Wednesday, May 30, 2012

The Art of Feeling: The Role of Emotions in Scenes

Emotions in scenes reveal character
Why show emotions in scenes instead of telling how characters feel? Because readers like discovery it respects their dignity and intellect. But how do emotions function, what should they reveal, and how can writers deal with their own discoveries?

The best approach to writing an emotional scene is to reveal character and advance plot, preferably both at once.

Here's an example:

Bill slammed the garage door. "I told you I didn't want you coming home until you found work."
"But, Dad." Dave slouched against the car. "I'm not cut out for anything."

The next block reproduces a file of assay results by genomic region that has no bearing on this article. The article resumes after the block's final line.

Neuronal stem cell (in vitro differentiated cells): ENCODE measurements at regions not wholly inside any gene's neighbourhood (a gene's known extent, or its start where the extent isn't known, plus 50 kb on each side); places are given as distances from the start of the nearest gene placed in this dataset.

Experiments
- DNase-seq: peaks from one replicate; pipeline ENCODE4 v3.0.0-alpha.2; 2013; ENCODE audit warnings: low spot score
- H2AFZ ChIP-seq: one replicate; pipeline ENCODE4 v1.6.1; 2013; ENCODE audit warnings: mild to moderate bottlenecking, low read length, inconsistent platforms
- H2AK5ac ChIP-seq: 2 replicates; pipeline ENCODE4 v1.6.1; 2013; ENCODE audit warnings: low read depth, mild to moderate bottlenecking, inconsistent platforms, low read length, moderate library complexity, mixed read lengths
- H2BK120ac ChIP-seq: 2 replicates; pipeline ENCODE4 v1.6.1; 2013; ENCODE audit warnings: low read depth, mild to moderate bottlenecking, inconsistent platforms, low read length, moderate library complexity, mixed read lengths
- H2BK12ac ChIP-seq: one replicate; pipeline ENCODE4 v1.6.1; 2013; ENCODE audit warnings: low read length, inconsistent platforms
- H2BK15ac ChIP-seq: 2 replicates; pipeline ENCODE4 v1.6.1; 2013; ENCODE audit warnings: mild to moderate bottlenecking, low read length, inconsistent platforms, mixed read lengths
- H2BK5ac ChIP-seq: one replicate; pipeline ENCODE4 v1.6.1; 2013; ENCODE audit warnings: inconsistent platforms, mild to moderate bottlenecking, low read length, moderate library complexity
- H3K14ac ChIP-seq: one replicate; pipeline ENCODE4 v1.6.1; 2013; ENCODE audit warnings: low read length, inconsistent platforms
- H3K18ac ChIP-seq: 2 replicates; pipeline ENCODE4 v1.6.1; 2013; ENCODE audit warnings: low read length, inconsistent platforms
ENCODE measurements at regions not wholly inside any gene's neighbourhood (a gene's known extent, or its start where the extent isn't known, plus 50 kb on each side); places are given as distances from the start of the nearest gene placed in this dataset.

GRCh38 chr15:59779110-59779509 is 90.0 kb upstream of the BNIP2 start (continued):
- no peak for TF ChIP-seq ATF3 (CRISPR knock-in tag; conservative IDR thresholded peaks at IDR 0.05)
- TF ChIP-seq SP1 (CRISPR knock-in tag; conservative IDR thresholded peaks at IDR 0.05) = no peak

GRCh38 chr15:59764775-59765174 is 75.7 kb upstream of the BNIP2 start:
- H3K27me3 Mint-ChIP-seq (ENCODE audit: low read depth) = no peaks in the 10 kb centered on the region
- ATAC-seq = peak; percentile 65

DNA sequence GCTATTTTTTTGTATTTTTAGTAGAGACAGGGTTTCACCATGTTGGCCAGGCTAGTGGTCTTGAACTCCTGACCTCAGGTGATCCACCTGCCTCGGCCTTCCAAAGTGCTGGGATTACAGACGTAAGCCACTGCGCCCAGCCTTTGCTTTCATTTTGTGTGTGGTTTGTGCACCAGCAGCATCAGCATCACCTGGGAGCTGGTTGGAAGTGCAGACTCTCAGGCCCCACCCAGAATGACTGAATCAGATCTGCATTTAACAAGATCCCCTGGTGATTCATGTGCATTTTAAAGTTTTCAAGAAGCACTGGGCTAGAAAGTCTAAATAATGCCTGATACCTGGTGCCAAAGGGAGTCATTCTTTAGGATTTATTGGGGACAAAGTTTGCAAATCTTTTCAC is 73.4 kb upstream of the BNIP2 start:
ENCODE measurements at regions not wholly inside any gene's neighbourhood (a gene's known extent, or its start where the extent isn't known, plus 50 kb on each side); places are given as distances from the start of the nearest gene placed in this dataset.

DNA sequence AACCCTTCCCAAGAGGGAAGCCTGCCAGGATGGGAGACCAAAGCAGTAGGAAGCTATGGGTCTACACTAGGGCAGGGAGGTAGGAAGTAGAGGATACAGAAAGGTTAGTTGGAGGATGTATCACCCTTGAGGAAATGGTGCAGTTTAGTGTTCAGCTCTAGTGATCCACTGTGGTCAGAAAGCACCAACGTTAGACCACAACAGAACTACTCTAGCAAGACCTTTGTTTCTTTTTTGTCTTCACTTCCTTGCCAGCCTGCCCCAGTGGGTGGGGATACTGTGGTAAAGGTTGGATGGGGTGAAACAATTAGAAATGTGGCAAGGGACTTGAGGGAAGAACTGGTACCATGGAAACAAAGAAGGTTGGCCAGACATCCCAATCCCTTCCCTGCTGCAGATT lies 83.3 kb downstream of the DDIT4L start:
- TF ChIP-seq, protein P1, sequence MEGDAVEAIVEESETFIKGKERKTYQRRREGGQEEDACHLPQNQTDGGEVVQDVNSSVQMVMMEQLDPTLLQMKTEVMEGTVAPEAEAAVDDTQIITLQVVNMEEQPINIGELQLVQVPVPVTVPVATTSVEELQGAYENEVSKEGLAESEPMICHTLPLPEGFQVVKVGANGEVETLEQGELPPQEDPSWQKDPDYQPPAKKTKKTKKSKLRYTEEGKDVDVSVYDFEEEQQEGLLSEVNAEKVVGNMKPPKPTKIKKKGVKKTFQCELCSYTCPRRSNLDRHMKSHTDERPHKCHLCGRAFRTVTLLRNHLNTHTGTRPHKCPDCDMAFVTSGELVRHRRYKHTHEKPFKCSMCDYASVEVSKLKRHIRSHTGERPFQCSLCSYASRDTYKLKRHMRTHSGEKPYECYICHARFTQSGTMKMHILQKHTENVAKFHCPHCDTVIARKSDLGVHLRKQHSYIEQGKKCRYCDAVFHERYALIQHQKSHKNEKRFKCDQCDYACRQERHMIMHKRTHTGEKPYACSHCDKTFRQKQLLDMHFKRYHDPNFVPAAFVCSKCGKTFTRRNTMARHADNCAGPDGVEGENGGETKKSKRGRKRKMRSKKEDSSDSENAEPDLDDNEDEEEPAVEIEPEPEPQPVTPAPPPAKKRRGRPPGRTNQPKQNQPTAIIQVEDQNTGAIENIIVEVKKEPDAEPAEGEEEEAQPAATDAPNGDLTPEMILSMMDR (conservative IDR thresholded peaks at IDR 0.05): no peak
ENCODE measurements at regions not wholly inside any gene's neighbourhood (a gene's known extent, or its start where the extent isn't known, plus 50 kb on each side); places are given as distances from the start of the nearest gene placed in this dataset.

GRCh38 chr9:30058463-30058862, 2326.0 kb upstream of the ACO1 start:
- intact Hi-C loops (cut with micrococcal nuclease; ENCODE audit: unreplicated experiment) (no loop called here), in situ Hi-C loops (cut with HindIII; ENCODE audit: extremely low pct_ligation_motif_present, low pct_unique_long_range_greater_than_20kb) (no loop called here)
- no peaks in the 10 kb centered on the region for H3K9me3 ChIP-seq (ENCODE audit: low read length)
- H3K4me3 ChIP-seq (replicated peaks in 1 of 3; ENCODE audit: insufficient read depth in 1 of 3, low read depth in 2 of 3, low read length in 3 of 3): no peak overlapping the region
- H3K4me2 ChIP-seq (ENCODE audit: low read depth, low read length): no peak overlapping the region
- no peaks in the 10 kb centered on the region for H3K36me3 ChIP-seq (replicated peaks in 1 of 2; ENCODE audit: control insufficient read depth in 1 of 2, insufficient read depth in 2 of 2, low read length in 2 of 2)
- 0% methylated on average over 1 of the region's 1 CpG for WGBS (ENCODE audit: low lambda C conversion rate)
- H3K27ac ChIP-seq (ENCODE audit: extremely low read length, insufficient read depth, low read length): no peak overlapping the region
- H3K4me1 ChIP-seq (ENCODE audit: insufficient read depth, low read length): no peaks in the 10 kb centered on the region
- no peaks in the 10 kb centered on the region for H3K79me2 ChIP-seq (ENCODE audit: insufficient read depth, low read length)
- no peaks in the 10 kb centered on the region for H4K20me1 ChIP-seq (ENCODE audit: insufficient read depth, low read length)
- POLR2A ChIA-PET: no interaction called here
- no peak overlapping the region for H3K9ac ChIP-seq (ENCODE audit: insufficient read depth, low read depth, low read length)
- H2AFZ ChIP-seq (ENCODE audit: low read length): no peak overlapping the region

In two lines, the characters show who they are, how they relate to each other and several major problems.

Caveat: Writers sometimes include information that's new to them, but shouldn't be. Describing Dave as tall in this scene wouldn't add anything, but saying he slouched hints at the same and reveals his mood, if not his personality.

Tip: Writers often make their own discoveries while writing scenes, and wonder whether what they've found is a legitimate character trait, or an anomaly. When you discover something new about a character, rather than stop the scene to ponder it, complete the scene to see how it plays out. Then give yourself time away before rereading the scene and considering how the discovery affects other characters and the plot. If you keep the scene, revise it for as many main characters as are in it. Consider setting a character.

What difficult scene are you working on?

Happy writing!

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